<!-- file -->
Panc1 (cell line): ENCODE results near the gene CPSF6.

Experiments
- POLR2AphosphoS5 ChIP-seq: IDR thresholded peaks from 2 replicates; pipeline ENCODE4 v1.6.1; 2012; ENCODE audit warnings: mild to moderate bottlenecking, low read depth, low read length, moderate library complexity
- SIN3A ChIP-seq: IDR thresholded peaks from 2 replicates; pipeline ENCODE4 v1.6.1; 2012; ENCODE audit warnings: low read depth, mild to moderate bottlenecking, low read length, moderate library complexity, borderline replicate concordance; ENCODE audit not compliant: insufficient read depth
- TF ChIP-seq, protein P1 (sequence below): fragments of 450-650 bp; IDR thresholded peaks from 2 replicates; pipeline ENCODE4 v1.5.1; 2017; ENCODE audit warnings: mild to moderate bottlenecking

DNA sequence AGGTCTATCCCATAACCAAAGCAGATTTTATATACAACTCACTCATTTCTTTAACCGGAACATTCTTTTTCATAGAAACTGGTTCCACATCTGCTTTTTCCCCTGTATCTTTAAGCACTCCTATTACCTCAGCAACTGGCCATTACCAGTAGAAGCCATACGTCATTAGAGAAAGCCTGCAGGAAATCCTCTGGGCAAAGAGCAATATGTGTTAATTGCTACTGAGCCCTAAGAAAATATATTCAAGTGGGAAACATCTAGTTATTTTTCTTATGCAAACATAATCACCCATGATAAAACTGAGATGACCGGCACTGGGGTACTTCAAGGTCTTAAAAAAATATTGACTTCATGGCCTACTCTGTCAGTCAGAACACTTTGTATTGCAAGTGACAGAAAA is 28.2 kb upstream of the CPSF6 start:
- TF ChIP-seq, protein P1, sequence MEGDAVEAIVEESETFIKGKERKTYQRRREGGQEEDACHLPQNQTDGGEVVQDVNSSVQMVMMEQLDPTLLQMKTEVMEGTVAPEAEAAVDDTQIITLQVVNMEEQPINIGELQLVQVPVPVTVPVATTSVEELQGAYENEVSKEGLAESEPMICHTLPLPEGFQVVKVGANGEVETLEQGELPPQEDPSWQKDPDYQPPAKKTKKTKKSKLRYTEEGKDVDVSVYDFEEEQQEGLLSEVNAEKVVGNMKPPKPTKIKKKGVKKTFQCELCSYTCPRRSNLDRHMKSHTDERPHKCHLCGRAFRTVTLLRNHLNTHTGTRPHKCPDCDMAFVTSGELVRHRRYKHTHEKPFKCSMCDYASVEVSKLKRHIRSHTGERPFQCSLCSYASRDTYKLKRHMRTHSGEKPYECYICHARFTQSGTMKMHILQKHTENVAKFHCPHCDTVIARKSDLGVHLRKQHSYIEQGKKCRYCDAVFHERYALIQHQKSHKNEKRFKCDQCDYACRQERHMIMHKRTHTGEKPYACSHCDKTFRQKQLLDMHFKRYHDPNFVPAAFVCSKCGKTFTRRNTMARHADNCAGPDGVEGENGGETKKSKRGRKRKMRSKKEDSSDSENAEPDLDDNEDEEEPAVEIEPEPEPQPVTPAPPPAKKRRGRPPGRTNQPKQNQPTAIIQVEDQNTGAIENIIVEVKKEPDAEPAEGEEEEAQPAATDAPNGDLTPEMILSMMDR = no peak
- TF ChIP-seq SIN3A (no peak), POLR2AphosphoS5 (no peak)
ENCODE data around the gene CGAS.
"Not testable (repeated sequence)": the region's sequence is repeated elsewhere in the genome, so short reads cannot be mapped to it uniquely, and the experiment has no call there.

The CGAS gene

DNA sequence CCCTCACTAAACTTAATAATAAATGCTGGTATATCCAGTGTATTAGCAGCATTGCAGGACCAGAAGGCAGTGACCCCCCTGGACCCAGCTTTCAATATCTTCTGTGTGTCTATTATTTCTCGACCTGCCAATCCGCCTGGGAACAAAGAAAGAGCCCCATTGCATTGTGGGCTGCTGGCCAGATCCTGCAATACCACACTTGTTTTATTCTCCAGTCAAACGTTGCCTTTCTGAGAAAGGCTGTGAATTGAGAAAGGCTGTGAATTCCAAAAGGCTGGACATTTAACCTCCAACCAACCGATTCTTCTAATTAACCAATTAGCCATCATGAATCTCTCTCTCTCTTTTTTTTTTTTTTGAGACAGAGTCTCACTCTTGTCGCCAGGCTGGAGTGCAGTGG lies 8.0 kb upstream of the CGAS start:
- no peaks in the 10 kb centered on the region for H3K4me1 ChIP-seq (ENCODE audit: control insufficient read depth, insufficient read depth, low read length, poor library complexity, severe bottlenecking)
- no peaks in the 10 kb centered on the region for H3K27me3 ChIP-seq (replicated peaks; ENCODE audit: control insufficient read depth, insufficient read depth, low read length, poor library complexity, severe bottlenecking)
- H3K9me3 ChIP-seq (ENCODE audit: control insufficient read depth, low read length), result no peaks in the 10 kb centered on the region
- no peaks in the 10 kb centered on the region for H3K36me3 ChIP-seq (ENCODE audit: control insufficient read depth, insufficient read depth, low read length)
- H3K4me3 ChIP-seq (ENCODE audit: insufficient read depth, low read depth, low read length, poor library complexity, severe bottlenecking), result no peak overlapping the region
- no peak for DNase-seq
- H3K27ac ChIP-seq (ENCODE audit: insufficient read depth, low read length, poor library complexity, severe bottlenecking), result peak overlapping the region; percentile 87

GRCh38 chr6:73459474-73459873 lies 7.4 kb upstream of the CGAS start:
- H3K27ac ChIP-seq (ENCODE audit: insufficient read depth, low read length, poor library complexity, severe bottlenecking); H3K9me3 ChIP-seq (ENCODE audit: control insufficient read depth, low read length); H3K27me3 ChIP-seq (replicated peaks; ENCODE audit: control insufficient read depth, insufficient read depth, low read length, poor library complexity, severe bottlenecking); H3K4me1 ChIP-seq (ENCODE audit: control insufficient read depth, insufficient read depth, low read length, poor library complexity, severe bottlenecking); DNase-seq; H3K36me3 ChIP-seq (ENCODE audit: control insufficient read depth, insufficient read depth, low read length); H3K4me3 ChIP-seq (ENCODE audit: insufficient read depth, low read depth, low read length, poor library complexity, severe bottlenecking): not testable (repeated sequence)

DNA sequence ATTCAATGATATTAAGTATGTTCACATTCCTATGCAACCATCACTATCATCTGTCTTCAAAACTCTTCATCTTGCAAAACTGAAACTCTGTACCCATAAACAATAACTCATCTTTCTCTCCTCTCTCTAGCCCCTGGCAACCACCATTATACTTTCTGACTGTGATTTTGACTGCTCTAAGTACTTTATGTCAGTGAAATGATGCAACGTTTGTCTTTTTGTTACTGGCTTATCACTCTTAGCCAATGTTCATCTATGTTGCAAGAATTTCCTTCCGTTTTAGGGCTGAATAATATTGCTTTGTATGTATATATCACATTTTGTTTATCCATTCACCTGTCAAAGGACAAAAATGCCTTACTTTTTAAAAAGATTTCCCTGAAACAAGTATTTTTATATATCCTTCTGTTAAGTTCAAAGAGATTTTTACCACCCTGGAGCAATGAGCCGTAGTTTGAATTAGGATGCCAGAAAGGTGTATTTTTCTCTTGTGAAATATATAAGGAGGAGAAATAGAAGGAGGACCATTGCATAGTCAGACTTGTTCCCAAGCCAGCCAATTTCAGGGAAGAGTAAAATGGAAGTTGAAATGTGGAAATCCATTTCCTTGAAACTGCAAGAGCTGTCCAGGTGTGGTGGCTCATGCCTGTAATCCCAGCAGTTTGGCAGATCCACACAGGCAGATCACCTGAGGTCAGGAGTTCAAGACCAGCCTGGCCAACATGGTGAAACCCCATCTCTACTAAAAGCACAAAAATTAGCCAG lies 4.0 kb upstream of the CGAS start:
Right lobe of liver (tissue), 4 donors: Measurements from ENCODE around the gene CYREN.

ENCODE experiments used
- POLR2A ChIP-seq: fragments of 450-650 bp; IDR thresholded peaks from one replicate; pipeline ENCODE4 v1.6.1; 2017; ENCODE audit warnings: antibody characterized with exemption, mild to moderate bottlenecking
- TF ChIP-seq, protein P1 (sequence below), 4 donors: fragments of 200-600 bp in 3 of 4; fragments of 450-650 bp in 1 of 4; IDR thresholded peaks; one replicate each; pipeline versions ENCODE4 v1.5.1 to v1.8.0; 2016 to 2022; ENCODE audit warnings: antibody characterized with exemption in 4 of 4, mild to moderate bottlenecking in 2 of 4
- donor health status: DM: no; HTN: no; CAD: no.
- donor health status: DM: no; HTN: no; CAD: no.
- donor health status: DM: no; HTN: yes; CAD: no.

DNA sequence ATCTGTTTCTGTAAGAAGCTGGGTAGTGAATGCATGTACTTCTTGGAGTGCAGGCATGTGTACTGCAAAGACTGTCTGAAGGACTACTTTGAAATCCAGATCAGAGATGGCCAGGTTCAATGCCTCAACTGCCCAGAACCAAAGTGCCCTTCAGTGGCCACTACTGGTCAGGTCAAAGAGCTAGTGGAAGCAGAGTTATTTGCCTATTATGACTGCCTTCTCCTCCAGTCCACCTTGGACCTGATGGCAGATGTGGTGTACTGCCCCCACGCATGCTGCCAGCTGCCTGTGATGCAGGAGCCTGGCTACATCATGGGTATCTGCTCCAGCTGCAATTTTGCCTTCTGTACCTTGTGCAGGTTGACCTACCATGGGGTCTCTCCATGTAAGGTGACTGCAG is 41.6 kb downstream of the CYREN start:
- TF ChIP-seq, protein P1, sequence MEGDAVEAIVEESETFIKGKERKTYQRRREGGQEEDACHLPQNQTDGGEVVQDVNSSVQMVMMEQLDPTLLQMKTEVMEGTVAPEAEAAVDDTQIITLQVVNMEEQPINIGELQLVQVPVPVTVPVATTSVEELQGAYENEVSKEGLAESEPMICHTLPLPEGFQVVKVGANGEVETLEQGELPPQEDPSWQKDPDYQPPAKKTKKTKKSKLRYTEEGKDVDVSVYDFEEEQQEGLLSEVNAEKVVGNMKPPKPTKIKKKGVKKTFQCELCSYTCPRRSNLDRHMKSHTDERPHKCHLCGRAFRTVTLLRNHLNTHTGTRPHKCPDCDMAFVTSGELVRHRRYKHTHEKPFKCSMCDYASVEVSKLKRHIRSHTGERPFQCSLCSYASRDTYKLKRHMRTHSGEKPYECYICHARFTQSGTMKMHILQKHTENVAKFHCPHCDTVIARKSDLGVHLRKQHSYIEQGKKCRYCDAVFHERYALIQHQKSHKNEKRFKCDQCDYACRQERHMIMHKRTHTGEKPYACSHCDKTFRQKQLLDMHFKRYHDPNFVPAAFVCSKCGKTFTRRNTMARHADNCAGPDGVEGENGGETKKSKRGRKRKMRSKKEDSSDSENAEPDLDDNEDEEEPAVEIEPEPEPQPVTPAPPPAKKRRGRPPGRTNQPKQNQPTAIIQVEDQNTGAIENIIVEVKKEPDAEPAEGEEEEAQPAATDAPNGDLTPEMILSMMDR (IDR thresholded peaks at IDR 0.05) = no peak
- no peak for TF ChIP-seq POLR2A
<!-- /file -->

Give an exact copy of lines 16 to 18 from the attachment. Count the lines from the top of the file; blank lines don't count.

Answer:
- no peaks in the 10 kb centered on the region for H3K36me3 ChIP-seq (ENCODE audit: control insufficient read depth, insufficient read depth, low read length)
- H3K4me3 ChIP-seq (ENCODE audit: insufficient read depth, low read depth, low read length, poor library complexity, severe bottlenecking), result no peak overlapping the region
- no peak for DNase-seq